High tech help for missing kids


WASHINGTON, D.C. (WIAT) — With each stroke of his digital paintbrush an artist works to bring a young woman from Nashville, Tennessee home to her family. Reporter Drew Petrimoulx watched as the artist edited an image of 15-year-old Lakisha Jones. Jones vanished almost 20 years ago and the artist, Colin McNally works on the only known picture.

McNally supervises the forensic imaging unit at the National Center for Missing and Exploited Children, and right now he is trying to show the world what Jones would look like today (You can see the completed image in the video above).

Colin McNally, supervisor of the NCMEC Forensic Imaging Unit, explained, “When you work on these cases, you really do become attached to them.”

The Jones case is one of nearly 7,000 age progressions crafted by the unit, but with technology, the artists are pushing their new abilities to new heights.

McNally explained, “For us, our greatest tool is heredity, seeing what commonalities among family members, share with the missing child.”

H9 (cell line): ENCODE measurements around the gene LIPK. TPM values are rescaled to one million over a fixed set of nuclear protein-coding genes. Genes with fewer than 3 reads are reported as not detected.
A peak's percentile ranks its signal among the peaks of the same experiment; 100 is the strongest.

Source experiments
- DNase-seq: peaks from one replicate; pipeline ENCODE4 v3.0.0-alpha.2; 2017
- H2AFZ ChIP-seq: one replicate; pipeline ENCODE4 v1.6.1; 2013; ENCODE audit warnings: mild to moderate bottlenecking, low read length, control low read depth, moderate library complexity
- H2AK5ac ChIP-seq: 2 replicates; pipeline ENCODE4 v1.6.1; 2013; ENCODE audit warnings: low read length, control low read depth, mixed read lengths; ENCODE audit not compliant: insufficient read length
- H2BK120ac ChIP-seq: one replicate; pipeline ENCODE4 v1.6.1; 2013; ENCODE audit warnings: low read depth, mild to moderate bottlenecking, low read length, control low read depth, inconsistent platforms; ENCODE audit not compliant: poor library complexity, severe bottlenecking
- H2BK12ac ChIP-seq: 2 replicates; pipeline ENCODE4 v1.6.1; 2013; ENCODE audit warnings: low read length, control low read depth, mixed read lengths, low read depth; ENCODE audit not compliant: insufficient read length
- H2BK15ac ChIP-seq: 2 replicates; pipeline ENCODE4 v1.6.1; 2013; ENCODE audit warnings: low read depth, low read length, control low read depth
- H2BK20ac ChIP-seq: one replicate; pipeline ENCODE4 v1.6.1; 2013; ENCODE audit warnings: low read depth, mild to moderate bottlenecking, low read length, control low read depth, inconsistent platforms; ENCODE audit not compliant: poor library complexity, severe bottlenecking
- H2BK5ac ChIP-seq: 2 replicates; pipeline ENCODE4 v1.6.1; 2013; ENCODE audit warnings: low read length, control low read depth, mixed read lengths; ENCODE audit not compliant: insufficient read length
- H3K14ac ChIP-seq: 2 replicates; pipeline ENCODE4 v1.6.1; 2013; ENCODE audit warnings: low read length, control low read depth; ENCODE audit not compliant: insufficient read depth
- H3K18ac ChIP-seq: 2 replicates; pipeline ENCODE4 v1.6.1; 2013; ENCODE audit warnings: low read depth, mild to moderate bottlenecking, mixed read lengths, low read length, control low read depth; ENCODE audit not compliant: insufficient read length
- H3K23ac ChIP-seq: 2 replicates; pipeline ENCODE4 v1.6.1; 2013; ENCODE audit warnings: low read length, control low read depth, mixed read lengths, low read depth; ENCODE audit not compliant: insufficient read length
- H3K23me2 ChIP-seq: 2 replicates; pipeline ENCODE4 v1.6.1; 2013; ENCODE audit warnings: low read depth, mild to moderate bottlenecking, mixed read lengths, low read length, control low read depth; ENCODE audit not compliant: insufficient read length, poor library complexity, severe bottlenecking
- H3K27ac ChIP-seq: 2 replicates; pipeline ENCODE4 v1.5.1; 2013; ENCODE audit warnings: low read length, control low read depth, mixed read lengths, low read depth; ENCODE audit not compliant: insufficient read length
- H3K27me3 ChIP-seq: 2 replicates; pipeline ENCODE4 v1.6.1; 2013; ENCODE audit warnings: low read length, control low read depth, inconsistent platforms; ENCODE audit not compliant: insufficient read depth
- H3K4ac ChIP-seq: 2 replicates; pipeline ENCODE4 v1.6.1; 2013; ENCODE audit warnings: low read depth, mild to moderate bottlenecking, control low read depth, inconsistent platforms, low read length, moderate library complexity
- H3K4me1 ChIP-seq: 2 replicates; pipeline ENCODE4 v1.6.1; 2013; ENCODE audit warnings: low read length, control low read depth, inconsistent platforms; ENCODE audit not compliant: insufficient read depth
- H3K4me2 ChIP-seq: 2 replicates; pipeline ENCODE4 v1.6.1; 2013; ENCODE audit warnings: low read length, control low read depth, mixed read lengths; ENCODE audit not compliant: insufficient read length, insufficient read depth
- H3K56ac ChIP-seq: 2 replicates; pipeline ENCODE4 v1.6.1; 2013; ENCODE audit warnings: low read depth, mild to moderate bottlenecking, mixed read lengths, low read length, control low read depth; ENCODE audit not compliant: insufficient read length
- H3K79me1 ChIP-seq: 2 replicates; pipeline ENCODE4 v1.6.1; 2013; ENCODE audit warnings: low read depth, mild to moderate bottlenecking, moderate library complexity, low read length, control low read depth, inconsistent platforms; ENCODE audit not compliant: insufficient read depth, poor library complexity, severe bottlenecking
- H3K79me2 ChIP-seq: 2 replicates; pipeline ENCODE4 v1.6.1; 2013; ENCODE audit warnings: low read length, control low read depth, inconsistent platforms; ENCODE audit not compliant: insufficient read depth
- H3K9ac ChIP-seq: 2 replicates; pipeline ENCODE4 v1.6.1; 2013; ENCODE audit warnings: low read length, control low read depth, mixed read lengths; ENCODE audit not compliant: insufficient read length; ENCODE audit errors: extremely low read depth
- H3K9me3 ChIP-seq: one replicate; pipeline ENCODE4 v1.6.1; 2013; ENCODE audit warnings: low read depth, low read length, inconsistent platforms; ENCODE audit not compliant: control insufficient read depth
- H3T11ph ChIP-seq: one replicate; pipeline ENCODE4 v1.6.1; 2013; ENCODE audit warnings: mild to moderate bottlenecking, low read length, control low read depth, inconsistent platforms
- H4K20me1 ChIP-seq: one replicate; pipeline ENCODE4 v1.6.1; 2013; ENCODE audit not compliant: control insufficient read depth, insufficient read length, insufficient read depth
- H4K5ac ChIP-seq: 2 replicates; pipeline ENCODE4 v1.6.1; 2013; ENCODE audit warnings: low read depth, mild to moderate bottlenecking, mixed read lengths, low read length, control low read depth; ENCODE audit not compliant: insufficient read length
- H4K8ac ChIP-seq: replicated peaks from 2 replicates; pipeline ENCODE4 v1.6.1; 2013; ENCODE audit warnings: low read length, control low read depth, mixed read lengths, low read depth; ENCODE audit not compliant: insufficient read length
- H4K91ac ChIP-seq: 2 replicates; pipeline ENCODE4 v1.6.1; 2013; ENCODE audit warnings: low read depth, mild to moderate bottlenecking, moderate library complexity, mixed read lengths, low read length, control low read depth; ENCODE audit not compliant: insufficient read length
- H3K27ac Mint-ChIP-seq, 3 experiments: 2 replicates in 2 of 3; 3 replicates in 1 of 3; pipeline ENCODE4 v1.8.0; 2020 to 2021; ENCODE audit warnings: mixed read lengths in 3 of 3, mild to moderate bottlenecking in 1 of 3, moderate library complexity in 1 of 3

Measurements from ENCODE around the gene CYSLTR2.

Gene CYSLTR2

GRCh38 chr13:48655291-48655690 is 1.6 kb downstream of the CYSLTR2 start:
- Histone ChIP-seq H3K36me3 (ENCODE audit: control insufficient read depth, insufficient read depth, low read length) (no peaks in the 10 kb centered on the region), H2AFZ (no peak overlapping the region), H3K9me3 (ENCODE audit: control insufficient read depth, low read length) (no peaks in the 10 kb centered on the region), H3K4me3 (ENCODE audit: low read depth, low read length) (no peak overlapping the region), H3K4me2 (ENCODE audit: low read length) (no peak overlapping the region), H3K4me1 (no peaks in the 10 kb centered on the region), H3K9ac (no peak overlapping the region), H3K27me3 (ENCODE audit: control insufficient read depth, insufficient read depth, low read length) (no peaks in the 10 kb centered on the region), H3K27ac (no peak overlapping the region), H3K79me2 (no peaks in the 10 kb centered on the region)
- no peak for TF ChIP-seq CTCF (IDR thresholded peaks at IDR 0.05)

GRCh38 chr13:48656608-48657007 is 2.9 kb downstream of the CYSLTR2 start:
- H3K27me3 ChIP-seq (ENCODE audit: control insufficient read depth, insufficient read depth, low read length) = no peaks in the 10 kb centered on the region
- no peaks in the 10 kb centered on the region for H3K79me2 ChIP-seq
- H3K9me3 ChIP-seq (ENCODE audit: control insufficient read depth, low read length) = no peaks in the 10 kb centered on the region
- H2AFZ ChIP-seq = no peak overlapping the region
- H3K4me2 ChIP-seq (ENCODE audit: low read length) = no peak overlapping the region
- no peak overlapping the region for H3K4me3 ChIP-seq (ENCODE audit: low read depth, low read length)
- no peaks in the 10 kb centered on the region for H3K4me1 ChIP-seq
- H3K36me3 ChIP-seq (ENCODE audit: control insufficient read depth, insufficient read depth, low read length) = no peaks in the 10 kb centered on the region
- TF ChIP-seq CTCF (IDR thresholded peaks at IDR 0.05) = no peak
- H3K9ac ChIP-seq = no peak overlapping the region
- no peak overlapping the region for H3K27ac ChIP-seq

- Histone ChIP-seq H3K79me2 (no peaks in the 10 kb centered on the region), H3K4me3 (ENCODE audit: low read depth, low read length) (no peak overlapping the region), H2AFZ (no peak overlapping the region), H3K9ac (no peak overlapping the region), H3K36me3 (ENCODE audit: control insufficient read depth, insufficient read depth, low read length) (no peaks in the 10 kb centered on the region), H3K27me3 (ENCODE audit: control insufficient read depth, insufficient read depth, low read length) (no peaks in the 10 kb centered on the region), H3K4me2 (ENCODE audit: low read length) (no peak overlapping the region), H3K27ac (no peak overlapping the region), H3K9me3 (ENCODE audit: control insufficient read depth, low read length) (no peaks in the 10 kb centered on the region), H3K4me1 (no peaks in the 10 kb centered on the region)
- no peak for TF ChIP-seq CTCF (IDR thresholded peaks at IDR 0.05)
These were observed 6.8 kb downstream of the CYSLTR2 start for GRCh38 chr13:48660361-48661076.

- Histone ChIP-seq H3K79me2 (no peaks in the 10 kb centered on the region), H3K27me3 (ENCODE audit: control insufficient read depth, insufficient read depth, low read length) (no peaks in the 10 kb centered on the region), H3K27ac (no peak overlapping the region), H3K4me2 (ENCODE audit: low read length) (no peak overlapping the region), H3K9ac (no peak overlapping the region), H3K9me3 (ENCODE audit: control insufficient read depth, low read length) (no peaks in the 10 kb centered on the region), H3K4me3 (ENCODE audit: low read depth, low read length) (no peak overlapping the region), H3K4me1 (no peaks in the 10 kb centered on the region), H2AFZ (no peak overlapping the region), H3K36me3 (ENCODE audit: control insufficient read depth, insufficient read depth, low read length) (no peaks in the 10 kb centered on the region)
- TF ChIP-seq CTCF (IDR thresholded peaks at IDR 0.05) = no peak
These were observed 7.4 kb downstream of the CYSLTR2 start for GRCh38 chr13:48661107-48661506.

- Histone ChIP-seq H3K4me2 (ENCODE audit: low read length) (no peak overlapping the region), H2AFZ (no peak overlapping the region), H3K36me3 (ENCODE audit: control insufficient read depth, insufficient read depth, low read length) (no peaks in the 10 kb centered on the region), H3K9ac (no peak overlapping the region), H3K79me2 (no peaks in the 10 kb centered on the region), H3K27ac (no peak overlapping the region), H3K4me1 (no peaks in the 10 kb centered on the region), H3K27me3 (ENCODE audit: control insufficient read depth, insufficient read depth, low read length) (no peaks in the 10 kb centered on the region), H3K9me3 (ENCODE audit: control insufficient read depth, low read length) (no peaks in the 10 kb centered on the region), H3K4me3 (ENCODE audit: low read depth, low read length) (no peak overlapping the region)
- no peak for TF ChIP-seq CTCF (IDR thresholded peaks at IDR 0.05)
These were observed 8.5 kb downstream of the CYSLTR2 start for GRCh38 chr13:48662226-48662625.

On the other side of the unit, a robotic arm is used to recreate facial features from the remains of an unidentified child.

McNally said, “The hope is to be able to provide answers to families many of whom have been searching for their children for many years.”

The center first opened its doors in 1984 and since then it has become a valuable tool to law enforcement across the country.

This week a bipartisan group of senators introduced a bill to reauthorize $40 million a year in funding for the center, saying it is on the frontline of protecting vulnerable children.

Robert Lowery oversees the center’s missing children division. He has the money to expand rapid response teams that deploy when a child goes missing.

Robert Lowery, of the missing children’s division, said, “We have search experts that are to their availability or any unique thing that might come up.”

 Lowery says he believes they’re making progress. Child abductions are less frequent, and the number of missing children cases has been cut in half over the last 35 years, but there is much work to be done to bring closure to more families and communities.

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